- Shakespeare and the Eighteenth Century
The goal of Shakespeare and the Eighteenth Century, edited by Peter Sabor and Paul Yachnin, is to show the myriad ways that Enlightenment thinkers interacted with Shakespeare’s plays through criticism, adaptation, and performance. The essays in this collection detail how Enlightenment editors, actors, managers, and even politicians were not simply revising or appropriating Shakespeare’s works, but also engaging them in dialogue, thus revealing potentialities previously dormant or undiscovered in the plays, while reciprocally allowing the plays to shape England during the eighteenth century.
Coming from presentations at a 2006 symposium in Montreal titled “Enlightenment Exchanges,” Shakespeare and the Eighteenth Century contains only a few essays that discuss performance in even a limited way. Most of the chapters also eschew critical theory, although Nicholas Hudson discusses Jauss and reception theory, Frans De Bruyn incorporates “cultural capital” (85) and “cultural fields” (87)—without citing Bourdieu—and Marcie Frank engages Bakhtin. The contributions are primarily works of straightforward literary and historical criticism—often extremely well executed—but therefore of less interest to scholars of performance or critical theory. In addition to primary sources, many of the contributors rely upon Brian Vickers’s Shakespeare: The Critical Heritage, 1623–1800 and The London Stage, and several respond to Michael Dobson’s 1992 book, The Making of the National Poet: Shakespeare, Adaptation, and Authorship, 1660–1768. The subjects discussed most often are Samuel Johnson, Lewis Theobald, Nahum Tate, and David Garrick, although Garrick is treated as an adapter of Shakespeare more than as a performer or theatre manager.
The first section, “Theorizing Shakespeare in the Eighteenth Century and Beyond,” begins with Michael Bristol’s examination of how eighteenth-century critics such as Theobald used character in Shakespeare to explore moral philosophy in a way that is still prevalent today. Jean Marsden’s excellent chapter, “Shakespeare and Sympathy,” using Adam Smith’s The Theory of Moral Sentiments and Garrick’s adaptation of King Lear, shows how eighteenth-century plays were viewed through the lens of sympathy, which became particularly important to the reception of plays in performance. Nicholas Hudson’s chapter on “Shakespeare and the Nature of Middle-Class Appropriation” argues that at the center of the concept of the middle class was the idea of universal subjectivity, which was consistent with characterization in Shakespeare’s plays and influenced how the Bard would be read in future centuries by men like Coleridge, Arnold, and Shaw.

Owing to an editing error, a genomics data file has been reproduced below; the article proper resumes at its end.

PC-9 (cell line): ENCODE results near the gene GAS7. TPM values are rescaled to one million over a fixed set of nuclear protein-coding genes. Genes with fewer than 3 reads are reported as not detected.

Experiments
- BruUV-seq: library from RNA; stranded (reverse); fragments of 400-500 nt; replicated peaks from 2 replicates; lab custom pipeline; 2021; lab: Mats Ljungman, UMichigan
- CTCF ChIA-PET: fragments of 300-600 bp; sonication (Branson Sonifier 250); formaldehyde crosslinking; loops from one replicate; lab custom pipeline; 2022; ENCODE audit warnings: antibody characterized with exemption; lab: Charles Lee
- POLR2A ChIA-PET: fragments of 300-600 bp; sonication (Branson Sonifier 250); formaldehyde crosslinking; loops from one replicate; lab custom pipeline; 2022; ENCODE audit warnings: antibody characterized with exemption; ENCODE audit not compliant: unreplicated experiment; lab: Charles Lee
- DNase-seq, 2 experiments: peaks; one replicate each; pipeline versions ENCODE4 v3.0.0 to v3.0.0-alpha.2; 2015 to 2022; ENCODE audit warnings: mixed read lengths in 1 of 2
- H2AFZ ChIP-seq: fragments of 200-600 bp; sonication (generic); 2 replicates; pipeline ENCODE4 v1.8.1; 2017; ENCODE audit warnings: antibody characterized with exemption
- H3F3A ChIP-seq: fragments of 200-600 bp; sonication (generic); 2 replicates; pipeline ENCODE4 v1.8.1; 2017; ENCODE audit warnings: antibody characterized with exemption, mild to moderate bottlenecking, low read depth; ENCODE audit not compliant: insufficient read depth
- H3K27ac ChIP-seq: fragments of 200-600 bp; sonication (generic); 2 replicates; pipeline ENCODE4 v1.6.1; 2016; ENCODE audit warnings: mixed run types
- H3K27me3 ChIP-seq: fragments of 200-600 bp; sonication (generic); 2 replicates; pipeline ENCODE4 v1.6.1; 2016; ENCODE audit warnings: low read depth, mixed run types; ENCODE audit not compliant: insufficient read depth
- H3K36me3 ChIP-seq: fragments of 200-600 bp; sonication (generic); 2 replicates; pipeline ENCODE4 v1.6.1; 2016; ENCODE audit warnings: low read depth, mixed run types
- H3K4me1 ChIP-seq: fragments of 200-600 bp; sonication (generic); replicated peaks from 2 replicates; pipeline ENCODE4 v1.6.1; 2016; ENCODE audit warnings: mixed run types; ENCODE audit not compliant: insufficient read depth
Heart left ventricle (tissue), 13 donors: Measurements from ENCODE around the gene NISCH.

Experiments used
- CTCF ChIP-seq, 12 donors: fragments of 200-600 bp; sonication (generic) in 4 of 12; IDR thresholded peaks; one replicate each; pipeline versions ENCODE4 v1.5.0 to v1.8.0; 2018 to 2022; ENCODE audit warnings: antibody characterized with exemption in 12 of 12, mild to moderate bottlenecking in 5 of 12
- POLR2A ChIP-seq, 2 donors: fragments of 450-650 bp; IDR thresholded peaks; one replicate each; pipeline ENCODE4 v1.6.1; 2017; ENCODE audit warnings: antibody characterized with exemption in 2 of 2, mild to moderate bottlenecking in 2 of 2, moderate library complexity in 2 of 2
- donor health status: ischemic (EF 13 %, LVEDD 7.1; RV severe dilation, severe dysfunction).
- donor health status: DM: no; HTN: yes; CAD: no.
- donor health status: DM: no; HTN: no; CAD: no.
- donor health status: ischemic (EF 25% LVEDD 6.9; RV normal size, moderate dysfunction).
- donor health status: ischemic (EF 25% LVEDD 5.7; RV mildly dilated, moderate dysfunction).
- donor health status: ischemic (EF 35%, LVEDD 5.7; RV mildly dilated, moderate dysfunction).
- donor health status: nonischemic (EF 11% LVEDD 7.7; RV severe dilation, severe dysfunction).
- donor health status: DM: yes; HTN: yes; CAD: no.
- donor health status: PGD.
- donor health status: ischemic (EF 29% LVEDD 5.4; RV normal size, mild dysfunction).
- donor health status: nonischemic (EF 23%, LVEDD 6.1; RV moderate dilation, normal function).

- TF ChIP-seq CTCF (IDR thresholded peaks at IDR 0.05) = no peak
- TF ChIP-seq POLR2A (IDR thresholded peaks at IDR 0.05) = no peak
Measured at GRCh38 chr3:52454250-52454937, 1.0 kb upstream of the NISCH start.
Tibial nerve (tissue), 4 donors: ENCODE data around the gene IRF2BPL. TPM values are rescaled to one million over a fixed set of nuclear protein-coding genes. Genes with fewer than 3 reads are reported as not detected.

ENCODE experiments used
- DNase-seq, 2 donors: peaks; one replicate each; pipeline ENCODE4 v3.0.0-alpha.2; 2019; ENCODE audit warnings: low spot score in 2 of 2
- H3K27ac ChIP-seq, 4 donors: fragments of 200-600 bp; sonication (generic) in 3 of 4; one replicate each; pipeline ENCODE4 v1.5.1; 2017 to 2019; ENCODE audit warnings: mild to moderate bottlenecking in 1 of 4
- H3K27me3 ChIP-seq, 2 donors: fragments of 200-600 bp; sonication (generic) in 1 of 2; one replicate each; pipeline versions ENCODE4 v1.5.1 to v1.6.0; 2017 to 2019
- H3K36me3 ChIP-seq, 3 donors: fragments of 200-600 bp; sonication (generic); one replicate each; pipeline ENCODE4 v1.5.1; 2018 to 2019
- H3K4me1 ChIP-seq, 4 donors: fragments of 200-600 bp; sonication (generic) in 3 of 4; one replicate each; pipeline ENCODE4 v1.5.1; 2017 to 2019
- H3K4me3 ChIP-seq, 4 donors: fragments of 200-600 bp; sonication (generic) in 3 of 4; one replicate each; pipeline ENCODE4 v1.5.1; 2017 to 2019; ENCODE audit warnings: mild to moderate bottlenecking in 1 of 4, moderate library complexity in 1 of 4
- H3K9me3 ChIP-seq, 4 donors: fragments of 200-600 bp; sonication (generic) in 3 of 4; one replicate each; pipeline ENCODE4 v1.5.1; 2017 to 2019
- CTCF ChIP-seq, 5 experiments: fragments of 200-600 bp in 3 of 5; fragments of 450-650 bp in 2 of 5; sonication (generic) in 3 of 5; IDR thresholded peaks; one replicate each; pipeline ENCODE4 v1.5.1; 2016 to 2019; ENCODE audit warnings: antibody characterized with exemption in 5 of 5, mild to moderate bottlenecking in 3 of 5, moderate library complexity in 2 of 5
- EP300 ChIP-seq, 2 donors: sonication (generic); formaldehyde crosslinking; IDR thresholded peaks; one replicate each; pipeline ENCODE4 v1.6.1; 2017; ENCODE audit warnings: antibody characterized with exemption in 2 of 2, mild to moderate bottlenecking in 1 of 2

The second part, “Eighteenth-Century Editors and Interpreters,” deals with the ways in which Shakespeare’s plays were employed during the eighteenth century. Fiona Ritchie, relying upon a plethora of documents, argues that the Shakespeare Ladies Club was instrumental in helping to preserve, canonize, and revive Shakespeare’s plays from 1736 to 1738, thereby establishing Shakespeare as a national icon and paving the way for Garrick, who would get much of the credit for this work three decades later during his Stratford Jubilee of 1769. Marcus Walsh provides a literary history and an aesthetics of editing, examining the Johnson-Steevens Variorum of 1778 in which Steevens demonstrated his erudition at great length. Walsh uses Steevens to argue that editing is an “act of poesis” (82), judgment, discernment, and wit, even in the case of Steevens’s unpruned, excessively annotated fifteen-volume edition. At the center of the collection is Frans De Bruyn’s superb essay on Edmund Burke’s allusions to Shakespeare; the longest contribution to the book, with a comprehensive bibliography, this chapter argues that “Burke’s practice of allusion . . . is no longer . . . embellishment of the text but a structural manifestation of his central political theme” (92). De Bruyn shows how Burke uses Shakespeare, especially Macbeth, to advance his own status as a “political actor” (86) performing on the English national stage and invoking ideas of “common culture, history, language, nationhood, and tradition” (100). To conclude this section, Marcie Frank reads two Gothic novels by Ann Radcliffe, The Romance of the Forest and The Mysteries of Udolpho, in order to suggest how they rely upon the language, imagery, and...